Define a computable function $f$, so that $f(q)$ is the program such that, on trivial input, if $p$ halts on the blank tape, then $f(q)$ jumps into an immediate infinite loop, and otherwise, while waiting for $p$ to halt, the program $f(q)$ halts just in case it finds a proof that $q$ does not halt. By the recursion theorem, there is a program $r$ such that $r$ and $f(r)$ compute the same function, and we can find this $r$ effectively. Furthermore, by using the $r$ from the proof of the recursion theorem, we may also assume that ZF proves that $r$ and $f(r)$ compute the same function. Notice that it can't ever be that $r$ halts on account of finding a proof that $r$ does not halt, by our assumption which ensures the accuracy of proofs of non-halting, and so definitely $r$ does not halt in any case. Meanwhile, if $p$ halts, then $r$ does not halt, but for a trivial reason that will be provable in ZF, namely, the fact that $p$ halted; and otherwise, when $p$ does not halt, then $r$ will run forever, but this fact will not be provable (for if it were provable, then $r$ would halt, contrary to consequence of our assumption that such proofs are reliable). So what we have is exactly a reduction of the halting problem to ProveLoop, as desired. QED

-
Thanks, Joel! Here's my simplification of your argument, avoiding the use of the recursion theorem. Given a TM M, construct a new TM M' that simulates M, but that while it runs, also (in parallel) searches for a proof in ZF that 0=1, and halts if it ever finds one. Meanwhile, if M ever halts, then M' terminates the 0=1 branch and simply runs forever. Then in any case M' runs forever. But if M halts then ZF proves that M' loops, while if M loops then ZF doesn't prove that M' loops (assuming ZF is consistent). So by running PROVEHALT on M', we also decide whether M halts, QED. – Scott Aaronson May 22 '13 at 4:38
However, notice that both my argument and yours only used the assumption that ZF is consistent, nothing more! Admittedly ZF doesn't prove that the reduction works, but ZF does prove the conditional result that the reduction works assuming Con(ZF). And I said at the outset that I was happy to assume even the soundness of ZF! – Scott Aaronson May 22 '13 at 4:43
Yes, that seems to work! I think it is a fun problem; the key was to find a program that in any case wouldn't halt, but would do so in a provable way when a given program halts, and not otherwise. What the arguments show is that the sets are not only Turing equivalent, but also $1$-equivalent, for we seem to have $1$-reductions both ways. So the two decision problems are computably isomorphic. – Joel David Hamkins May 22 '13 at 4:49

This is a complement to other answers, giving some "higher level" reasons why $PROVELOOP$ must be complete.

For a recursively enumerable set $A$, the following are equivalent:

1. $A$ is Turing complete (i.e. $A \equiv_T 0'$).
2. $A$ computes a fixed-point free (FPF) function (i.e. a total function $f$ such that $\varphi_e \neq \varphi_{f(e)}$ for all indices $e$).
3. $A$ computes a diaginally non-recursive (DNR) function (i.e. a total function $g$ such that if $\varphi_e(e)$ halts then $\varphi_e(e) \neq g(e)$).

The equivalence of (1) and (2) is the Arslanov Completeness Criterion and the equivalence with (3) was observed by Jockusch [Degrees of functions with no fixed points, in Logic, methodology and philosophy of science, VIII (Moscow, 1987), 191–201]. Conditions (2) and (3) are very useful tests for completeness of recursively enumerable sets.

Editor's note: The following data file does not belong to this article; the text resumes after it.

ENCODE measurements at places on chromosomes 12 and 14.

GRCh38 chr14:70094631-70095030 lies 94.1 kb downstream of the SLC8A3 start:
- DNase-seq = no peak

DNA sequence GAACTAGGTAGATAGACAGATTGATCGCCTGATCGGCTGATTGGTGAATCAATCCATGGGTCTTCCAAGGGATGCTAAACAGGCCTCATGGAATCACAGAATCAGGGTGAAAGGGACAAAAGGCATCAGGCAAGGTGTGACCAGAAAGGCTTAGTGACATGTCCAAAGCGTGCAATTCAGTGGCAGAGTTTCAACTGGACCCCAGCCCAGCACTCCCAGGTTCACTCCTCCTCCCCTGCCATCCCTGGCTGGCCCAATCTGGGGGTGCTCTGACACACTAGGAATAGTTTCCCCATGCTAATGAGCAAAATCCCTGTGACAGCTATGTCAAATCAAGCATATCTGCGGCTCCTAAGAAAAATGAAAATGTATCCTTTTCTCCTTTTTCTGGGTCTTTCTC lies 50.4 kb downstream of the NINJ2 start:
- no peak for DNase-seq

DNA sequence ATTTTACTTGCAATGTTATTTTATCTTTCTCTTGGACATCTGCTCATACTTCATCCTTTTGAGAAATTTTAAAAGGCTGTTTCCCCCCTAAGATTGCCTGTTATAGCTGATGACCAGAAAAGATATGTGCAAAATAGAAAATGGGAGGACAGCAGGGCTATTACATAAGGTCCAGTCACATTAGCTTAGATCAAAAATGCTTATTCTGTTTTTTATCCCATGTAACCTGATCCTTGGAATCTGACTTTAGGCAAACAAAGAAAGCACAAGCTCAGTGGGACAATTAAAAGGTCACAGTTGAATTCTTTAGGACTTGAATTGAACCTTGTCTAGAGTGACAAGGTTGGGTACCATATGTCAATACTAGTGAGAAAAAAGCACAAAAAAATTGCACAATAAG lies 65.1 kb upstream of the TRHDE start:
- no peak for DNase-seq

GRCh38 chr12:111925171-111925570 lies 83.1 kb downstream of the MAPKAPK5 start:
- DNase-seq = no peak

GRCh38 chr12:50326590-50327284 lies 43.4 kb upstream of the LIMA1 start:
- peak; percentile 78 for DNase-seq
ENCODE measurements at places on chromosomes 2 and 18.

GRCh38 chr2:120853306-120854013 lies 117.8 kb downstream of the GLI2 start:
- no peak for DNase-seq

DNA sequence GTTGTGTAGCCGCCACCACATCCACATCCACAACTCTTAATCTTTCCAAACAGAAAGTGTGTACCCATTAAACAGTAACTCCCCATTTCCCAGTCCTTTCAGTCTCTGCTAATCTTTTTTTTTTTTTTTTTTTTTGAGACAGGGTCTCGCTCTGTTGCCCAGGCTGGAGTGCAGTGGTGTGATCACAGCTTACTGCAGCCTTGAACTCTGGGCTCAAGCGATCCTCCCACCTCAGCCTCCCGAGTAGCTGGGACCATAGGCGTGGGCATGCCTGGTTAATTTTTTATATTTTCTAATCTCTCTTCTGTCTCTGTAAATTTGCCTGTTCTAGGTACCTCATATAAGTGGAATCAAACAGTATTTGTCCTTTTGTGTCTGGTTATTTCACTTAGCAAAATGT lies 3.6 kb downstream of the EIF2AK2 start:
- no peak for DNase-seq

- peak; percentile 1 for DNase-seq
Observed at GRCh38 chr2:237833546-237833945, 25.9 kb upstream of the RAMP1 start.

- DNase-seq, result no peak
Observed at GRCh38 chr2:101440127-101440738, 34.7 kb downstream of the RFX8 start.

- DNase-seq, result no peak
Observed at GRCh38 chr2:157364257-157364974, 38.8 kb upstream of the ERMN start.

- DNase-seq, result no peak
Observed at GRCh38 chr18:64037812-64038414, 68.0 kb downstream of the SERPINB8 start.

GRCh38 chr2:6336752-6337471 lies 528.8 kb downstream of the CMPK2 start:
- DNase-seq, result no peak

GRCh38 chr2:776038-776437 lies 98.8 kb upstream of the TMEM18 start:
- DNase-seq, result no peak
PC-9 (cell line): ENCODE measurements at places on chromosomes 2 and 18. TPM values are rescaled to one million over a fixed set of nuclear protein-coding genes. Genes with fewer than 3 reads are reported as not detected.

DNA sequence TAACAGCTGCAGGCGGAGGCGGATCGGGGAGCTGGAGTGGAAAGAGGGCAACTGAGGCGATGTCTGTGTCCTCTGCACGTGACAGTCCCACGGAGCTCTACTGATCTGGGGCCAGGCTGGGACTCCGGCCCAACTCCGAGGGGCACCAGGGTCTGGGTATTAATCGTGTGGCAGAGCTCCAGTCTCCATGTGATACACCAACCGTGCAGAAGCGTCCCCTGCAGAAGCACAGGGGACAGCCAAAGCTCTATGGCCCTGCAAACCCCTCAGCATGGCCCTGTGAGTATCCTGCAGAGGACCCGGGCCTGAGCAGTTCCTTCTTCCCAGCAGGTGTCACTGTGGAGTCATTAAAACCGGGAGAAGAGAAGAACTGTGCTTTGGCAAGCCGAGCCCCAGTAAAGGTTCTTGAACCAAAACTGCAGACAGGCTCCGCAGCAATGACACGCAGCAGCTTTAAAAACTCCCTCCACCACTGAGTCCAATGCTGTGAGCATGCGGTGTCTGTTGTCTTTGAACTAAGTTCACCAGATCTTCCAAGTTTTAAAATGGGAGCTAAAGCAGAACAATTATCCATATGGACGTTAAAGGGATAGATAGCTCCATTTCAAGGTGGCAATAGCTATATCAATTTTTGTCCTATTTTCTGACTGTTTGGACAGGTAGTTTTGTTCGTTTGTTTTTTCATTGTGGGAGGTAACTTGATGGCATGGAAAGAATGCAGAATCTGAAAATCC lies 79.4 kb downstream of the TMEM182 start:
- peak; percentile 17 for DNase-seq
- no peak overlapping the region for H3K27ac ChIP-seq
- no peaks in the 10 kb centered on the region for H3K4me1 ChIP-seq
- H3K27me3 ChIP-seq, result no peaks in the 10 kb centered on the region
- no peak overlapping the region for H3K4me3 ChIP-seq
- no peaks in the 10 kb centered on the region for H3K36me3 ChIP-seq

A variation of Scott's $CG$ argument shows that $PROVELOOP$ computes a separating function for the disjoint recursively enumerable sets $$A_0 = \lbrace e : \varphi_e(e){\downarrow} = 0\rbrace, \qquad A_1 = \lbrace e : \varphi_e(e){\downarrow} = 1\rbrace.$$ That is $PROVELOOP$ computes a $\lbrace0,1\rbrace$-valued function $h$ such that $h(e) = 0$ if $e \in A_0$ and $h(e)= 1$ if $e \in A_1$. Then $g(e) = 1-h(e)$ is easily seen to be DNR. Since $g \leq_T h \leq_T PROVELOOP$ and $PROVELOOP$ is recursively enumerable, it follows that $PROVELOOP$ is complete.

-

It's late, so I might be making a mistake or several, but I think this works:

Assuming $ZF$ is consistent (I don't think soundness is necessary for this part), I'll show PROVELOOP can compute the set of $\Pi^0_1$ theorems of $ZF$.

Given a $\Pi^0_1$ sentence in the language of set theory $\varphi$, build in the usual way a machine $M$ which runs until it finds a counterexample to $\varphi$; $M$ provably loops iff $ZF$ proves $\varphi$. In one direction, if $ZF$ proves $\varphi$, then $M$ has to loop forever since $ZF$ is consistent; and what's more, as long as the construction of $M$ was sufficiently transparent, $ZF$ can prove this, so $\ulcorner M\urcorner\in PROVELOOP$. In the other direction, if $ZF$ proves $\neg\varphi$, then $ZF$ proves that $M$ halts; if $ZF$ is consistent, then that means $ZF$ does not prove that $M$ does not halt, so $\ulcorner M\urcorner\not\in PROVELOOP$.

Now, all I need to do is show that the set of $\Pi^0_1$ theorems of $ZF$ is equivalent to the halting problem, $H$. For some reason I'm having trouble doing this at the moment, but I think this is straightforward (can someone fill this gap?). I think it's in this second step that Soundness (or $\Sigma_1$-Soundness) will be necessary.

-
Thanks, Noah! But yes, that second step was precisely the one that I couldn't see how to do. – Scott Aaronson May 22 '13 at 3:07
My argument reduces the question of whether $p$ halts or not to the question of whether or not it is provable that $r$ runs forever, which is a $\Pi^0_1$ assertion. So under the $\Sigma_1$-soundness assumption, this establishes that indeed the halting problem is Turing equivalent to the set of provable $\Pi^0_1$-assertions, just as you had claimed. – Joel David Hamkins May 22 '13 at 3:55
I guess my argument used Con(ZF) rather than $\Sigma_1$-soundness. – Joel David Hamkins May 22 '13 at 4:12